The FDA has given trans fats their pink slips. These dangerous fats have already been began their exodus from supermarkets and popular restaurant in the past few years; however, these sneaky little fats are probably spread all over your pantry!
Hydrogenated or trans fat can be summed up like this: It’s a fancy chemical combination that exists to make foods taste better. You could stop reading here and be all up to speed; but we asked that you continue, because some of these trans fats are hiding in your cupboard.
The food industry added these chemical concoctions to margarine, pastries, fried foods, and country cooked foods… to make the product more rich, juicy, palatable, appetizing and that better preserved, This man made chemical created fat in the body behaves like a saturated fat and really has no redeeming qualities beyond the taste.
The AP reports:
The FDA planned to announce Thursday it will require the food industry to gradually phase out all trans fats, saying they are a threat to people’s health. Commissioner Margaret Hamburg said the move could prevent 20,000 heart attacks and 7,000 deaths each year.
What foods do you consume that still have trans fats in them? You might be surprised!
- Non buttery spreads. These “want to be” butter substitutes are FILLED with trans fats. One stick has 2.8 grams trans fats and 2.1 g of saturated fats. Shortening has 4.2g trans fats per Tbsp. and 3.4g of saturated fats. In comparison, butter has 0.3g trans fats per Tbsp. and 7.2g saturated fat.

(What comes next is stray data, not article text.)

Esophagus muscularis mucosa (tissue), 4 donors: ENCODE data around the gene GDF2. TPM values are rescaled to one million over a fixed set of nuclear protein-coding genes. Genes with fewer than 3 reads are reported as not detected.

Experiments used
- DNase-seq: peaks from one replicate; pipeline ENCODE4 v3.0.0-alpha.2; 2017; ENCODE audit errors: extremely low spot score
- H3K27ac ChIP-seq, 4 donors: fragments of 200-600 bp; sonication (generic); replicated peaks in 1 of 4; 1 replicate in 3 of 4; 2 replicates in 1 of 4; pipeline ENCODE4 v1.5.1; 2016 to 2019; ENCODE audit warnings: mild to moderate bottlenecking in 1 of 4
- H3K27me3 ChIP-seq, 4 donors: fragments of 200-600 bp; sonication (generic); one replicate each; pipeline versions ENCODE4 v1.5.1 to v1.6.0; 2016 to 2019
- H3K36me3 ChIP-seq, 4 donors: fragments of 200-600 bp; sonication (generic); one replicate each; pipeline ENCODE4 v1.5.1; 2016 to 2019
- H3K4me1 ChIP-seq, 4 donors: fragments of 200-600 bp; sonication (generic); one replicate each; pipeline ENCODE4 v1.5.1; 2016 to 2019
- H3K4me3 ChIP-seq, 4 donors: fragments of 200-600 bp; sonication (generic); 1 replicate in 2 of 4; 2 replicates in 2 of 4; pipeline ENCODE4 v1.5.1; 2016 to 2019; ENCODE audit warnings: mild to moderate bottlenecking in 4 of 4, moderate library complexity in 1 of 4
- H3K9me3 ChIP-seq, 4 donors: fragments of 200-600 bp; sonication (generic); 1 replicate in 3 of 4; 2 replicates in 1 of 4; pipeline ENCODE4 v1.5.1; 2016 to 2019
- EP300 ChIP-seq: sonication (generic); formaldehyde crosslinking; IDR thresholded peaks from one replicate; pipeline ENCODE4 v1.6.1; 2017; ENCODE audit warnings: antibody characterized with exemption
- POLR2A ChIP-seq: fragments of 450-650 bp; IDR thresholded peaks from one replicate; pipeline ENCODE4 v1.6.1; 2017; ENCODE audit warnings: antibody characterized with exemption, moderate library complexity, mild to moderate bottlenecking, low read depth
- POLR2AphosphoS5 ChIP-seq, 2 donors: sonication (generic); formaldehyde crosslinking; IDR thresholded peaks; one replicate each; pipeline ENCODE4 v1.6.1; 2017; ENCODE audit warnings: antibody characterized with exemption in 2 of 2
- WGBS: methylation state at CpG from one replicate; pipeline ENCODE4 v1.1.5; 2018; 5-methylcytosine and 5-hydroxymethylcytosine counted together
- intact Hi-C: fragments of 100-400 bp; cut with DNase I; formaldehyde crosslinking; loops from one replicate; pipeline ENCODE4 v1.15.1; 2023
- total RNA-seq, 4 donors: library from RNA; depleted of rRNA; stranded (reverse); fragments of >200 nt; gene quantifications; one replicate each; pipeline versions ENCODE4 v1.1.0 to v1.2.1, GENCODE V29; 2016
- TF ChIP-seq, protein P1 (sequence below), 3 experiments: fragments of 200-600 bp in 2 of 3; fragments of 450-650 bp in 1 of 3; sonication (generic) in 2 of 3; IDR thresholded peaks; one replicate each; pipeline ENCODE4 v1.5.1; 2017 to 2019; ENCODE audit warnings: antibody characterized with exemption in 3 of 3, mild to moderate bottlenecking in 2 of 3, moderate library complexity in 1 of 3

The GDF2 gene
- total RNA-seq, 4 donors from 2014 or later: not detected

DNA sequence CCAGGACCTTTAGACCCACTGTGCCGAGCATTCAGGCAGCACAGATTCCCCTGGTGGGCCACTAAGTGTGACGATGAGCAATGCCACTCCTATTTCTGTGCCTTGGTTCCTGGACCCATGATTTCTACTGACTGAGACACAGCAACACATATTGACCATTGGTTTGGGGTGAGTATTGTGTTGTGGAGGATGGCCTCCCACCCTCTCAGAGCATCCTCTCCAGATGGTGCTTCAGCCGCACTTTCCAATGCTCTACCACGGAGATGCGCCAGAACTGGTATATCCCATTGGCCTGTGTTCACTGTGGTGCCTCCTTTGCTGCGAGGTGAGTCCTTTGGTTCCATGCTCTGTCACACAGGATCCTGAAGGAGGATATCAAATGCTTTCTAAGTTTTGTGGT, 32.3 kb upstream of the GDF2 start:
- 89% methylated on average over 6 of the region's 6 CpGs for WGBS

- Fast foods. Some fast food chains have already switched their oil out to make food appear better. Don’t trust this appearance. Some fries come to the stores partially cooked in trans fats before being frozen. And you think your safe with a sandwich made on the grill? Think again! What do they spread all over that grill before your order touches it? Margarine! Fries can have as much as 14.5g for a medium order, KFC’s original recipe chicken dinner breaks the proverbial bank with 7g, mostly due to the chicken and the biscuits.
- Packaged foods and soups. Check the labels on cake mixes, dry biscuit mix, and other mixes. You are much better off making a cake or other dry mixes from scratch. It’s much cheaper and a lot healthier than the alternative. Check your labels. As for soups, compare the labels between your favorites and the low fat versions. You really don’t lose a lot of flavor in the healthier version.
The changes could take place within twelve months, so be prepared for changes in restaurants AND in your pantry!